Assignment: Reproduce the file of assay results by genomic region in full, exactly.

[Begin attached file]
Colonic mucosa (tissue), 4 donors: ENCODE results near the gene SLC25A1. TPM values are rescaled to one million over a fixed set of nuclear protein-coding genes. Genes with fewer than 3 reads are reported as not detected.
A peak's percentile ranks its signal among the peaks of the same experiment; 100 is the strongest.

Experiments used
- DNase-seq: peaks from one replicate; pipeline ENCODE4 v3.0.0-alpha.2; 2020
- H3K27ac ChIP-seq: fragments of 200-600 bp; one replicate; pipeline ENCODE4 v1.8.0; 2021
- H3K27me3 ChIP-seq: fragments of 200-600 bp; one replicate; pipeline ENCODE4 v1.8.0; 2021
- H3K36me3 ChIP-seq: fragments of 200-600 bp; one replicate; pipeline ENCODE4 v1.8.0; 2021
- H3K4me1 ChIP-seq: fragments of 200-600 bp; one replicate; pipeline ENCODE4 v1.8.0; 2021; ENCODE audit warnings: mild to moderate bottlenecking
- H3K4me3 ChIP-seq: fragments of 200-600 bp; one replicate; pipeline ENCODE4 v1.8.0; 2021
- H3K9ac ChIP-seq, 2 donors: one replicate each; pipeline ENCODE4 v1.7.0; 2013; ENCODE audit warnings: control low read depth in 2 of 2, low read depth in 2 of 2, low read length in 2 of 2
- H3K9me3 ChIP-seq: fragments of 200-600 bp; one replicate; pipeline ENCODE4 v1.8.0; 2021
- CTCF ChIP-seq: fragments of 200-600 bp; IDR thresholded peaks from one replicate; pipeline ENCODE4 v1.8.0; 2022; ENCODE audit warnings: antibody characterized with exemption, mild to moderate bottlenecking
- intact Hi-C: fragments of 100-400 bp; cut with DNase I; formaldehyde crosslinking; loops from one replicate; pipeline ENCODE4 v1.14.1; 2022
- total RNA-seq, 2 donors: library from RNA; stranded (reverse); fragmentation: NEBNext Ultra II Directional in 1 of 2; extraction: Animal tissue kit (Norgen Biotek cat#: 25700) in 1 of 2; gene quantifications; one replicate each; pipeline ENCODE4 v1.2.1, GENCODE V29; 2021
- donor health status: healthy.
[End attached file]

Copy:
Colonic mucosa (tissue), 4 donors: ENCODE results near the gene SLC25A1. TPM values are rescaled to one million over a fixed set of nuclear protein-coding genes. Genes with fewer than 3 reads are reported as not detected.
A peak's percentile ranks its signal among the peaks of the same experiment; 100 is the strongest.

Experiments used
- DNase-seq: peaks from one replicate; pipeline ENCODE4 v3.0.0-alpha.2; 2020
- H3K27ac ChIP-seq: fragments of 200-600 bp; one replicate; pipeline ENCODE4 v1.8.0; 2021
- H3K27me3 ChIP-seq: fragments of 200-600 bp; one replicate; pipeline ENCODE4 v1.8.0; 2021
- H3K36me3 ChIP-seq: fragments of 200-600 bp; one replicate; pipeline ENCODE4 v1.8.0; 2021
- H3K4me1 ChIP-seq: fragments of 200-600 bp; one replicate; pipeline ENCODE4 v1.8.0; 2021; ENCODE audit warnings: mild to moderate bottlenecking
- H3K4me3 ChIP-seq: fragments of 200-600 bp; one replicate; pipeline ENCODE4 v1.8.0; 2021
- H3K9ac ChIP-seq, 2 donors: one replicate each; pipeline ENCODE4 v1.7.0; 2013; ENCODE audit warnings: control low read depth in 2 of 2, low read depth in 2 of 2, low read length in 2 of 2
- H3K9me3 ChIP-seq: fragments of 200-600 bp; one replicate; pipeline ENCODE4 v1.8.0; 2021
- CTCF ChIP-seq: fragments of 200-600 bp; IDR thresholded peaks from one replicate; pipeline ENCODE4 v1.8.0; 2022; ENCODE audit warnings: antibody characterized with exemption, mild to moderate bottlenecking
- intact Hi-C: fragments of 100-400 bp; cut with DNase I; formaldehyde crosslinking; loops from one replicate; pipeline ENCODE4 v1.14.1; 2022
- total RNA-seq, 2 donors: library from RNA; stranded (reverse); fragmentation: NEBNext Ultra II Directional in 1 of 2; extraction: Animal tissue kit (Norgen Biotek cat#: 25700) in 1 of 2; gene quantifications; one replicate each; pipeline ENCODE4 v1.2.1, GENCODE V29; 2021
- donor health status: healthy.